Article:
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A people’s history of the United States

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A People’s History of the United States is a book written by Howard Zinn, whose purpose is not to introduce someone to American History. He assumes his readers already know the basics. Of course, many people do not. It is not a history of the United States but it is a series of contentious corrections to the history traditionally taught in American classrooms.

Zinn presents the major historical facts of the first 250 years of American history starting from when Christopher Columbus’s Nina, Pinta, and Santa Maria landed in the Bahamas on October 12, 1492. It was there that Europeans and Native Americans first came into contact; the Arawak natives came out to greet the whites, and the whites were only interested in finding the gold. “They … brought us parrots and balls of cotton and spears and many other things, which they owned…They were well-built, with good bodies and handsome features… They do not bear arms, and do not know them, for I showed them a sword, they took it by the edge and cut themselves out of ignorance. They have no iron. Their spears are made of cane… They would make fine servants… With fifty men we could subjugate them all and make them do whatever we want” (Zinn 1).

This was Columbus first idea as soon as he arrived on the island. Expedition after expedition sent into the interior by Columbus had no success. The gold was not found, and hundreds of Indians had been killed for not finding anything of what was requested. After Columbus, comes Bartolome de Las Casas who was a young priest that participated in the conquest of Cuba, but then gave up and became a vehement critic of Spanish cruelty. Las Casas wanted to replace the Indians by Black slaves, thinking they were stronger and would survive, but later he found out the effects on black slaves so he decided to tell about the Spaniards and how they treated the Indians.

The Indians attempted to save their lives from the Spaniards who used to cut their bodies in pieces to “test the sharpness of their blades” (Zinn 6). The population of the Indians reduced a lot going from 10 million to less than a million. 115 years later and 1500 miles to the north, the colony of Jamestown was founded by a group of English settlers led by John Smith; shortly after that the Massachusetts Bay Colony was founded by a group of Puritans known to us today as Pilgrims. When the English first settled Martha’s Vineyard in 1642, there were probably three thousand Wampanoag left.

“There were no wars on that island, but by 1764, only 313 Indians were left there… Behind the English invasion of North America, behind their massacre of Indians, their deception, their brutality, was that special powerful drive born in civilizations based on private property. It was a morally ambiguous drive; the need for space, for land, was a real human need. But in conditions of scarcity, in a barbarous epoch of history ruled by competition, this human need was transformed into the murder of whole peoples” (Zinn 16).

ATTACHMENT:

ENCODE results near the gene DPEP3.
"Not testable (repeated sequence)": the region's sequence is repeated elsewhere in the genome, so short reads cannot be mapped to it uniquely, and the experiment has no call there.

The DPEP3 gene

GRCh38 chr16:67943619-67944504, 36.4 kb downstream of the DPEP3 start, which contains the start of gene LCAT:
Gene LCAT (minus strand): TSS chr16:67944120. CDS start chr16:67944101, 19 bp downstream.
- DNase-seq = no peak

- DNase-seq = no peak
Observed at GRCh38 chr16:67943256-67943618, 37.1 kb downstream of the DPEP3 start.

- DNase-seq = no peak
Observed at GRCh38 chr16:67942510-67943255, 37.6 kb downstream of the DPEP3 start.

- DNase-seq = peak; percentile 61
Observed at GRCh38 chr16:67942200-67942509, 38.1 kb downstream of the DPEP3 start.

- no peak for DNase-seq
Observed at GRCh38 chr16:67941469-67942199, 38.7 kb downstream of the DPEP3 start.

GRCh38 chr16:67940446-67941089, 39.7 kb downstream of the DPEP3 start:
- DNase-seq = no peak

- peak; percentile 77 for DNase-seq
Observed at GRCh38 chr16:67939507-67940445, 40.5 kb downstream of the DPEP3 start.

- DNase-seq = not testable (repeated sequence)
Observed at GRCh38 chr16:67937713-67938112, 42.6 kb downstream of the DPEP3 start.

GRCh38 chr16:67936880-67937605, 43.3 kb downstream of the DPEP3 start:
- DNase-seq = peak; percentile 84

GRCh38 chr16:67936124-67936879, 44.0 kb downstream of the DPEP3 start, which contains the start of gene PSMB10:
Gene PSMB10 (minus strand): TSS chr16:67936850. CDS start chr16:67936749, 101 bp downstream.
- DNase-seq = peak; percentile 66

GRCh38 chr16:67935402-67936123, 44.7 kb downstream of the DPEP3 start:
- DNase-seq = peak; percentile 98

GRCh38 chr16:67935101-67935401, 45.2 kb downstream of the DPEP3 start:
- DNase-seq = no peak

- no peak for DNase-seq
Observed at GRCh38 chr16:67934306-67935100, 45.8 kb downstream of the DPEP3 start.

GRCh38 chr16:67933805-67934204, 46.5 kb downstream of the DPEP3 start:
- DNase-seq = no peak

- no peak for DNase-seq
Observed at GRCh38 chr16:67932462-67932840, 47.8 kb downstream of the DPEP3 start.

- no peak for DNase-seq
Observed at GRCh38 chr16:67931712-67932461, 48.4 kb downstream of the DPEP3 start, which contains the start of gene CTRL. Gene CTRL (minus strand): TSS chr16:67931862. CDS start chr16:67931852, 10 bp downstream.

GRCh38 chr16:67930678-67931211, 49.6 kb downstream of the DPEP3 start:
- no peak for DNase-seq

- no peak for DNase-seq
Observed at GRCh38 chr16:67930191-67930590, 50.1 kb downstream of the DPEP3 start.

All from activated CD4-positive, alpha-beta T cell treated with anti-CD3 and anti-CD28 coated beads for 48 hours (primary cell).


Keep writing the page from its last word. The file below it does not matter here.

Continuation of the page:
This is how the real history began. Not only with triumphs and victories but also with blood spread all over the lands where the “wars” took place.

Reflection I


In A People’s History of the United States. Zinn writes about the dark sides of United States icons. I believe Zinn feels that students are merely being taught from the viewpoint of a person in power rather than including the views of the oppressed. In the first chapter of his book, Howard Zinn suggests that we should think about what Christopher Columbus did to others to become so famous. It is implied that this author is not really being amiable toward this hero, and the fact that he is trying to make it obvious to us that Columbus took the American Arawak Indians as slaves, took advantage of their goods, and killed thousands proves this.

In my opinion, even though we should not hide the fact that Columbus and other heroes were not perfect, we should not forget all the good they have done. For instance, although Columbus took advantage of the Indians and their good, he gained wealth, as did the Indians that both had previously never enjoyed. Through his discoveries, Columbus cleared the way for the expansion of the European colonies in the Americas. If we strictly look from the viewpoint of the downtrodden we can make our heroes out to seem much worse then they really were.

There is no such thing as unbiased, truthful history. History is in the eye of the teller. In this case, Howard Zinn’s view of history of this great country is extremely Marxist. He seems to pick and choose historical data that fits his agenda in an attempt to evoke an emotional response from the reader. He does make some good points pertaining to injustices and misconceptions regarding the idealistic view of history, but unrealistic perceptions are made of the founding and progress of this country. You have to ask yourself, which is more important, that Columbus made his way to America or that he treated the Indians horribly when he got there? Zinn seems to argue that we cannot end evils like genocide, exploitation, and abuse until we “face” them…drag them into the light of the day. To that point we are in complete agreement. But, the very heart of Zinn’s “history” is distorted. To use the most obvious example; he condemns Columbus for genocide. However, Zinn tries to convey a perspective of history that is not glorified, but that is realistic using his own way. Together with the negative sides Zinn presents us, we should remind ourselves that Columbus was a hero whose impact on history should not be discredited.

Summary II


Racism is the main topic of this chapter which Howard Zinn considers it as one of the most important issues of the world starting from the early 1600s. The “Color Line” was one of the world’s most important problems. Getting to the top of the history, the English were the ones who kept coming to America bringing African slaves into the middle colonies. Before resorting to Africans, the colonists had tried to subdue the Indians, but that idea failed before it was created. Zinn writes:

“They couldn’t force the Indians to work for them, as Columbus had done. They were outnumbered, and while, with superior firearms, they could massacre the Indians, they would face massacre in return. They could not capture them and keep them enslaved; the Indians were tough, resourceful, defiant, and at home in these woods, as the transplanted Englishmen were not”.

“White servants had not yet been brought over in sufficient quantity… As for free white settlers, many of them were skilled craftsmen, or even men of leisure back in England, who were so little inclined to work the land that John Smith, in those early years, had to declare a kind of martial law, organize them into work gangs, and force them into fields for survival…” “Blacks slaves were the answer. And it was natural to consider imported blacks as slaves, even if the institution of slavers would not be regularized and legalized for several decades” (Zinn 25). As we all know, blacks were treated like slaves and there was a kind of antagonism and animosity toward them. Wherever they went, they were discriminated and humiliated just because of their skin color.